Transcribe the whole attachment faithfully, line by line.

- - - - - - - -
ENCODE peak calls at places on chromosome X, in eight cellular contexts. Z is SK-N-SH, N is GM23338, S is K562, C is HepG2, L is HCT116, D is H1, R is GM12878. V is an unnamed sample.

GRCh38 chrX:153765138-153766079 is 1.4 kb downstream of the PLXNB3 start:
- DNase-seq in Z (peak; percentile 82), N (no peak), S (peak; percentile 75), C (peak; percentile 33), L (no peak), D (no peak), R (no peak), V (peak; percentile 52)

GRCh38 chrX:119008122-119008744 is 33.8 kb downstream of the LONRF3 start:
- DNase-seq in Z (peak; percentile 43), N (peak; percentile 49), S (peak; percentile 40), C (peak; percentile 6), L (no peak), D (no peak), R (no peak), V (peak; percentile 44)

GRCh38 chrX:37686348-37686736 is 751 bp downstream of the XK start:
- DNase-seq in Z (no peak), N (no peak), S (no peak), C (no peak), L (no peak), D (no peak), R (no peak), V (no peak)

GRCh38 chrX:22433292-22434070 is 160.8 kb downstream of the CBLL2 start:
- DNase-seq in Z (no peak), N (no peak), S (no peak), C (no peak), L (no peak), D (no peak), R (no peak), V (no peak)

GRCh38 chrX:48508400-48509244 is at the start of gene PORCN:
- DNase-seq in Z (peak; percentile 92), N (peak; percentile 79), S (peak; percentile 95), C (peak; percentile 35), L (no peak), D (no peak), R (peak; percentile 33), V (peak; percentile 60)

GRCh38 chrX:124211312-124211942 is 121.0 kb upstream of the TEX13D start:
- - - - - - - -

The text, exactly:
ENCODE peak calls at places on chromosome X, in eight cellular contexts. Z is SK-N-SH, N is GM23338, S is K562, C is HepG2, L is HCT116, D is H1, R is GM12878. V is an unnamed sample.

GRCh38 chrX:153765138-153766079 is 1.4 kb downstream of the PLXNB3 start:
- DNase-seq in Z (peak; percentile 82), N (no peak), S (peak; percentile 75), C (peak; percentile 33), L (no peak), D (no peak), R (no peak), V (peak; percentile 52)

GRCh38 chrX:119008122-119008744 is 33.8 kb downstream of the LONRF3 start:
- DNase-seq in Z (peak; percentile 43), N (peak; percentile 49), S (peak; percentile 40), C (peak; percentile 6), L (no peak), D (no peak), R (no peak), V (peak; percentile 44)

GRCh38 chrX:37686348-37686736 is 751 bp downstream of the XK start:
- DNase-seq in Z (no peak), N (no peak), S (no peak), C (no peak), L (no peak), D (no peak), R (no peak), V (no peak)

GRCh38 chrX:22433292-22434070 is 160.8 kb downstream of the CBLL2 start:
- DNase-seq in Z (no peak), N (no peak), S (no peak), C (no peak), L (no peak), D (no peak), R (no peak), V (no peak)

GRCh38 chrX:48508400-48509244 is at the start of gene PORCN:
- DNase-seq in Z (peak; percentile 92), N (peak; percentile 79), S (peak; percentile 95), C (peak; percentile 35), L (no peak), D (no peak), R (peak; percentile 33), V (peak; percentile 60)

GRCh38 chrX:124211312-124211942 is 121.0 kb upstream of the TEX13D start: